What Rules Does an Arbitrator Follow in Crafting an Award?

Arbitration awards must be in writing, but arbitrators are not required to provide opinions or explanations for their decision. The panel will issue an award within 30 business days from the date the registry closes. The purpose of these Ethics Guidelines is to provide basic guidance to JAMS arbitrators on ethical issues that may arise during or related to the arbitration process. Arbitration is a dispute resolution procedure in which a neutral decision maker issues an award.

The parties are usually represented by lawyers who argue the case before a single arbitrator or a panel of three arbitrators, who judge or judge the matter based on the evidence presented. Arbitration, which is concluded voluntarily after a dispute has occurred or as agreed in a pre-dispute contractual clause, is generally binding. By initiating the arbitration process, the parties have agreed to accept the arbitrator's decision as final. There are cases in which an arbitrator's decision can be changed or overturned, but they are extremely rare. The parties to an arbitration exchange the right to a full review for a faster, less expensive and private process in which they are certain that there will be a duly expedited resolution.

There are other sets of ethical guidelines for arbitrators, such as those enacted by the National Academy of Arbitrators and jointly by the American Arbitration Association and the United States Bar Association. An arbitrator may wish to review them for informational purposes. These Guidelines are national in scope and are necessarily general. They are not intended to replace applicable state or local laws or regulations.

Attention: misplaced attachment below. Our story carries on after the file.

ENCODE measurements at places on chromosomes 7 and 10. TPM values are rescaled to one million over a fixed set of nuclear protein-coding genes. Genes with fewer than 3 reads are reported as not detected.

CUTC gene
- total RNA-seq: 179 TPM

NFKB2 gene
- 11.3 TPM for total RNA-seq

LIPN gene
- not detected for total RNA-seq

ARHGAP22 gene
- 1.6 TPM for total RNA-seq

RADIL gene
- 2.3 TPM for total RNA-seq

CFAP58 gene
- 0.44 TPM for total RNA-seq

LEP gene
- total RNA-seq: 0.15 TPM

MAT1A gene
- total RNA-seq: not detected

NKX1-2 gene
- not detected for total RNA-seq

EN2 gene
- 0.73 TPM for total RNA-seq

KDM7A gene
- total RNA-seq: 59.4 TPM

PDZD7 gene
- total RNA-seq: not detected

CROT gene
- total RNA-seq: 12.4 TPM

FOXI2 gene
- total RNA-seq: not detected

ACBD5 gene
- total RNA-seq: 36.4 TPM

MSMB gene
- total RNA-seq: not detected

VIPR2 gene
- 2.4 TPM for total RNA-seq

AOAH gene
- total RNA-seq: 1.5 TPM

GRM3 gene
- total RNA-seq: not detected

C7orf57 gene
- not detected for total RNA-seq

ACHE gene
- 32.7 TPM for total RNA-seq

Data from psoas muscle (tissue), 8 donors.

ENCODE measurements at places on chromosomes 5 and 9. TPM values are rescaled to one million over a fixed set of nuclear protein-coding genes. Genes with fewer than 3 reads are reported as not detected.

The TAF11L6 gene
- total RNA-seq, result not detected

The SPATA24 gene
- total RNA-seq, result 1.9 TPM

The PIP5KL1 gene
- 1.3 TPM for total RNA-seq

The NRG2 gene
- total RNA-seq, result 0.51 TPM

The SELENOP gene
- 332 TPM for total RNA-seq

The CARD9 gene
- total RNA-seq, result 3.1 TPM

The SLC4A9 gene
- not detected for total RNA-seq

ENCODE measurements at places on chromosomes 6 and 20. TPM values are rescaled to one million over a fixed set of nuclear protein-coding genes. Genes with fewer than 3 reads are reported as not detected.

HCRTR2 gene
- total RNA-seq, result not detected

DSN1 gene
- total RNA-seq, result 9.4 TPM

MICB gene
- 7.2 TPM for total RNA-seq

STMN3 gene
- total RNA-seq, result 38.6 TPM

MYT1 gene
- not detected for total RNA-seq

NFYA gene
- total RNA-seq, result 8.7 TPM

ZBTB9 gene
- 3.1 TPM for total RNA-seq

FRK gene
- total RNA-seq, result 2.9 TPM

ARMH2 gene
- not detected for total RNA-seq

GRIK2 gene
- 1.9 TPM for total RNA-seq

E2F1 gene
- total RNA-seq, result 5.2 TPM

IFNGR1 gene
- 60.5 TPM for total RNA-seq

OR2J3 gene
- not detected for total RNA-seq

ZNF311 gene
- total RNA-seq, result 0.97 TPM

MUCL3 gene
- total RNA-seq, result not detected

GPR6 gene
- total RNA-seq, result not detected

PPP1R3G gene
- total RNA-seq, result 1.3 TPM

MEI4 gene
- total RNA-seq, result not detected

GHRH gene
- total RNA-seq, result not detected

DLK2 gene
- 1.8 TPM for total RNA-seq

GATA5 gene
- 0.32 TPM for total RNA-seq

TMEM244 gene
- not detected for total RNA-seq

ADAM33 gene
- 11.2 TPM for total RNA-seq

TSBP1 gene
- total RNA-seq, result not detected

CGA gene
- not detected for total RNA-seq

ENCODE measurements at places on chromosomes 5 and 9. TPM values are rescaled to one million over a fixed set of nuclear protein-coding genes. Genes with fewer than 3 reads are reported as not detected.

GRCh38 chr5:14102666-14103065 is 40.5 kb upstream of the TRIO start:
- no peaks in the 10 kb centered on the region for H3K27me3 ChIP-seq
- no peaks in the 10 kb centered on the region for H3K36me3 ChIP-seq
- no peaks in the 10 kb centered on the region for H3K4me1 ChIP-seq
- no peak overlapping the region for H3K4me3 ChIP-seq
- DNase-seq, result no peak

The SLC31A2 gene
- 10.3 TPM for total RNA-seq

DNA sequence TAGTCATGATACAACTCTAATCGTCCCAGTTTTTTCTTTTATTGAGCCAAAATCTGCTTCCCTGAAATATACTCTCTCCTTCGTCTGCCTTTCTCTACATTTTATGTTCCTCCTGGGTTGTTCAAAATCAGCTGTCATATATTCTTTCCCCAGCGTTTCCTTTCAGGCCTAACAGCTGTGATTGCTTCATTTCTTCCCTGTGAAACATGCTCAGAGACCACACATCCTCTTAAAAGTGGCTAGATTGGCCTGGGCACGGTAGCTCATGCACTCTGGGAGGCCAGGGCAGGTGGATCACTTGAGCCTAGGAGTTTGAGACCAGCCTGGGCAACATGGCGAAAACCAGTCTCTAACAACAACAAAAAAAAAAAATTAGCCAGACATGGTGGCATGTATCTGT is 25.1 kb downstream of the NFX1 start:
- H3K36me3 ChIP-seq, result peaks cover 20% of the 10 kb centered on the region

The arbitrator must be aware of applicable state laws or court rules, such as laws on disclosure, that may apply to ongoing arbitrations. In the event that these Guidelines are inconsistent with such statutes or rules, the arbitrator must comply with applicable law. In addition, most states have enacted codes of ethics for judges and other public judicial officials. In some cases, these codes apply to certain activities of private judges, such as court-ordered arbitrations. Arbitrators must comply with the codes that apply specifically to them or to their activities.

When the codes are not specifically applied, the arbitrator may choose to voluntarily comply with the requirements of those codes. The ethical obligations of an arbitrator begin as soon as the arbitrator becomes aware of the possible selection by the parties and continue even after the decision has been made in the case. JAMS strongly encourages arbitrators to address ethical issues that may arise in their cases as soon as an issue arises and, where appropriate, to seek advice on how to resolve such issues from the National Arbitration Committee. The Guidelines in Articles I to IX apply to neutral arbitrators, regardless of the method by which they were selected. Article X is intended to apply to arbitrators appointed by Parties who are not neutral. Many arbitration agreements provide for the appointment of one arbitrator by each Party and the appointment of the third arbitrator by both parties.